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Biogeochemistry

, Volume 95, Issue 1, pp 37–59 | Cite as

Biological and physical influences on the carbon isotope content of CO2 in a subalpine forest snowpack, Niwot Ridge, Colorado

  • D. R. BowlingEmail author
  • W. J. Massman
  • S. M. Schaeffer
  • S. P. Burns
  • R. K. Monson
  • M. W. Williams
Original Paper

Abstract

Considerable research has recently been devoted to understanding biogeochemical processes under winter snow cover, leading to enhanced appreciation of the importance of many winter ecological processes. In this study, a comprehensive investigation of the stable carbon isotope composition (δ13C) of CO2 within a high-elevation subalpine forest snowpack was conducted. Our goals were to study the δ13C of biological soil respiration under snow in winter, and to assess the relative importance of diffusion and advection (ventilation by wind) for gas transport within snow. In agreement with other studies, we found evidence of an active microbial community under a roughly 1-m deep snowpack during winter and into spring as it melted. Under-snow CO2 mole fractions were observed up to 3,500 μmol mol−1, and δ13C of CO2 varied from ~−22 to ~−8‰. The δ13C of soil respiration calculated from mixing relationships was −26 to −24‰, and although it varied in time, it was generally close to that of the bulk organic horizon (−26.0‰). Subnivean CO2 and δ13C were quite dynamic in response to changes in soil temperature, liquid water availability, and wind events. No clear biologically-induced isotopic changes were observed during periods when microbial activity and root/rhizosphere activity were expected to vary, although such changes cannot be eliminated. There was clear evidence of isotopic enrichment associated with diffusive transport as predicted by theory, but simple diffusive enrichment (4.4‰) was not observed. Instead, ventilation of the snowpack by sustained wind events in the forest canopy led to changes in the diffusively-enriched gas profile. The isotopic influence of diffusion on gases in the snowpack and litter was greatest at greater depths, due to the decreased relative contribution of advection at depth. There were highly significant correlations between the apparent isotopic content of respiration from the soil with wind speed and pressure. In summary, physical factors influencing gas transport substantially modified and potentially obscured biological factors in their effects on δ13C of CO2 within this subalpine forest snowpack.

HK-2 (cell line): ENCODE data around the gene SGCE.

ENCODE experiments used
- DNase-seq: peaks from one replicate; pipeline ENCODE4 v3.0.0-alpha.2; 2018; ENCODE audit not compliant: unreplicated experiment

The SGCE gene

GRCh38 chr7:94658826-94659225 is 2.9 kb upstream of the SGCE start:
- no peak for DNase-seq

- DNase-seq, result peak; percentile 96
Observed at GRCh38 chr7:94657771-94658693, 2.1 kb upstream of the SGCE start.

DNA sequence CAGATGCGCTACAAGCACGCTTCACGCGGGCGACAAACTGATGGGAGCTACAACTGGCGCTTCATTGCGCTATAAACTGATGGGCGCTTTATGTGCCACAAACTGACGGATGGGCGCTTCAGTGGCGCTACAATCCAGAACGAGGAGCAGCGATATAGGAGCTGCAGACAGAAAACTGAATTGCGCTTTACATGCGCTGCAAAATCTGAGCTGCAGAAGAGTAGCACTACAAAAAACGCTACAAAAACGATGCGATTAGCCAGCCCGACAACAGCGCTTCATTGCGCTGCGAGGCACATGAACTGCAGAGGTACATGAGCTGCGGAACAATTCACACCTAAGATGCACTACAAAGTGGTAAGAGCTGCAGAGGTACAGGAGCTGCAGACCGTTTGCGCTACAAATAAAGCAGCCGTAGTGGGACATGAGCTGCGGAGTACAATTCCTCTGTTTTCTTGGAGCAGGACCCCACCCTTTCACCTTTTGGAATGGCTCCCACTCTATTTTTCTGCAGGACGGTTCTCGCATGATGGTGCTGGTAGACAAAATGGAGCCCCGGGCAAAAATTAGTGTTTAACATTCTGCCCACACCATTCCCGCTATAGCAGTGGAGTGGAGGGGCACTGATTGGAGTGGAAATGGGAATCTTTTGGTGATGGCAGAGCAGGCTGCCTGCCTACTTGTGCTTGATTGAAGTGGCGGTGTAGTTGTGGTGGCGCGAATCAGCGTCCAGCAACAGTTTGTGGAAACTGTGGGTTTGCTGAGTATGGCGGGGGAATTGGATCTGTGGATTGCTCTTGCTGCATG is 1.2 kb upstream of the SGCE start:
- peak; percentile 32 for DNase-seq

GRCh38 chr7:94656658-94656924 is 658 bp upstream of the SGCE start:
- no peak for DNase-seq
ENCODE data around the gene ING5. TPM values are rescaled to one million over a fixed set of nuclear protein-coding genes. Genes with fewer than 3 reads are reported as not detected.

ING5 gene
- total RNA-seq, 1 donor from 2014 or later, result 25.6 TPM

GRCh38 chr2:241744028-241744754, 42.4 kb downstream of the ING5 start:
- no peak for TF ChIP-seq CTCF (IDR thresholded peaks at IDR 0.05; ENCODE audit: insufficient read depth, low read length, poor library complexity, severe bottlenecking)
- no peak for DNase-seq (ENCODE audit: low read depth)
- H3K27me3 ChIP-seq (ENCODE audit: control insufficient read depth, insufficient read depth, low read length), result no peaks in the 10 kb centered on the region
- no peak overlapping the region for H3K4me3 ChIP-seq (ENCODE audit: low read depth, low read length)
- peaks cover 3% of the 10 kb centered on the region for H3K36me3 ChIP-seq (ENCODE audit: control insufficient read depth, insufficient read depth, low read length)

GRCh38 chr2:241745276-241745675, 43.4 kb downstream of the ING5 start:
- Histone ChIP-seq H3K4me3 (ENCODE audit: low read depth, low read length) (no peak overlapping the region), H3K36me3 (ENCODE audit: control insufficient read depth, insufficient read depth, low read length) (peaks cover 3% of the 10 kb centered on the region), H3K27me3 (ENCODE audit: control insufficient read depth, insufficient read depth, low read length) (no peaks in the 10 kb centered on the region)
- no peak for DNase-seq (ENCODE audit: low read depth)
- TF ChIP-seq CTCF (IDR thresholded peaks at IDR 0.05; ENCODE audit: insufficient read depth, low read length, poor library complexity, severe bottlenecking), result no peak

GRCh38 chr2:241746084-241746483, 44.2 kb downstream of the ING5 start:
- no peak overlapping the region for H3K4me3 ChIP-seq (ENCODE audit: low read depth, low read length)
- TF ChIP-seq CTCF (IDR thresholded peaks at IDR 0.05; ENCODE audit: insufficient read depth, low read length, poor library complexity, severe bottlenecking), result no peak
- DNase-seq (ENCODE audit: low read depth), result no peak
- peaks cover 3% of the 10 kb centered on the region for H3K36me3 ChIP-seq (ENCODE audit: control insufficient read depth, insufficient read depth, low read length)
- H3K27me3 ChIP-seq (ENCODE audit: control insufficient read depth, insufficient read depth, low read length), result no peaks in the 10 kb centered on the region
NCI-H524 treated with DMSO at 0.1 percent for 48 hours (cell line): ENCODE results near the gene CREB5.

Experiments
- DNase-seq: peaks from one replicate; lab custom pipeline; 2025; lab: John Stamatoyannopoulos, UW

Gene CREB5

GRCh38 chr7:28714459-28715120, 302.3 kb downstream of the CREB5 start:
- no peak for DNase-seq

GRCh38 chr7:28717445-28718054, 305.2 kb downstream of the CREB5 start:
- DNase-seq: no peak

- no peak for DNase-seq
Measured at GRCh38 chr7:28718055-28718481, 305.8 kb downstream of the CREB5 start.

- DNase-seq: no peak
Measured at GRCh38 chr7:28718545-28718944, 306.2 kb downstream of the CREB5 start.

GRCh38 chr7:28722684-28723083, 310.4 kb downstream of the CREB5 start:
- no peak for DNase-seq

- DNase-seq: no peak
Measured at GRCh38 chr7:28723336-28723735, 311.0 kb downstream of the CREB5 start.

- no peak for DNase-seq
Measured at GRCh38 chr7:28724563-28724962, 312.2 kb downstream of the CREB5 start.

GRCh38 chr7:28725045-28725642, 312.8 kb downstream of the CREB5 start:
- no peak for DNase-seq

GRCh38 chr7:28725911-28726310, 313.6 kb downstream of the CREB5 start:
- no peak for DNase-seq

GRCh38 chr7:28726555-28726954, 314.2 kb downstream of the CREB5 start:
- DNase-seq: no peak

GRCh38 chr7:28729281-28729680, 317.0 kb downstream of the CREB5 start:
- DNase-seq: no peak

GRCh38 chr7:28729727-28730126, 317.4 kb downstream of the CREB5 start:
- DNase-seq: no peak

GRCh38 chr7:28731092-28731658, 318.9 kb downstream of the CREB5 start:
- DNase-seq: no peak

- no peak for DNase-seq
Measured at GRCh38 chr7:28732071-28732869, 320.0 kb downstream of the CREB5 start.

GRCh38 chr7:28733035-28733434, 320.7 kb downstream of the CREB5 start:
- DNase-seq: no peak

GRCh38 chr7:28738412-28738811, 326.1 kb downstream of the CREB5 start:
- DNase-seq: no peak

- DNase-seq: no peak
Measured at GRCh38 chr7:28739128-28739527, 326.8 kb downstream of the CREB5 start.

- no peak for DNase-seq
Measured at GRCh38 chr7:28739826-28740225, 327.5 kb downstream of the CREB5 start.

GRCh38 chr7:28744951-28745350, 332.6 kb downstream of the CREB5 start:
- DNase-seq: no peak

Keywords

Carbon dioxide Microbial Niwot Ridge AmeriFlux site Soil respiration Stable isotope Winter 

Notes

Acknowledgements

Data from this project are available for collaborative use by anyone interested—contact the senior author. Kurt Chowanski, Lucas Zukiewicz, and Dave Millar of the University of Colorado Mountain Research Station and Niwot Ridge Long-Term Ecological Research (LTER) project helped maintain the TDL in the field, and these folks plus Ken Hill and Scott Jackson dug the snow pits. Thanks to Sarah Gaines and Andy Schauer for preparation and measurement of calibration gases at the Stable Isotope Ratio Facility for Environmental Research at the University of Utah, and to Chris Landry of the Center for Snow and Avalanche Studies and Bert Tanner of Campbell Scientific for helpful discussions regarding snow temperature measurement. We thank Paul Brooks, Thure Cerling, and Andrew Moyes for helpful discussions and comments on an early draft. We are grateful to the USDA Natural Resources Conservation Service, Colorado Snow Survey Program for maintaining the SNOTEL network and freely sharing their data for this study. This research was supported by a grant to DRB from the Office of Science (BER), U. S. Department of Energy, Grant No. DE-FG02-04ER63904. We acknowledge the additional support of a grant from the National Institute for Climate Change Research (NICCR) Western Section to RKM, and National Science Foundation grant DEB 0423662 to the Niwot Ridge LTER program.

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Copyright information

© Springer Science+Business Media B.V. 2008

Authors and Affiliations

  • D. R. Bowling
    • 1
    Email author
  • W. J. Massman
    • 2
  • S. M. Schaeffer
    • 1
    • 3
  • S. P. Burns
    • 4
    • 5
  • R. K. Monson
    • 6
    • 7
  • M. W. Williams
    • 8
  1. 1.Department of BiologyUniversity of UtahSalt Lake CityUSA
  2. 2.Rocky Mountain Research StationUSDA Forest ServiceFort CollinsUSA
  3. 3.Department of Ecology, Evolution, and Marine BiologyUniversity of CaliforniaSanta BarbaraUSA
  4. 4.Department of Ecology and Evolutionary BiologyUniversity of ColoradoBoulderUSA
  5. 5.National Center for Atmospheric ResearchBoulderUSA
  6. 6.Department of Ecology and Evolutionary BiologyUniversity of ColoradoBoulderUSA
  7. 7.Cooperative Institute for Research in Environmental SciencesUniversity of ColoradoBoulderUSA
  8. 8.Institute of Arctic and Alpine Research and Department of GeographyUniversity of ColoradoBoulderUSA

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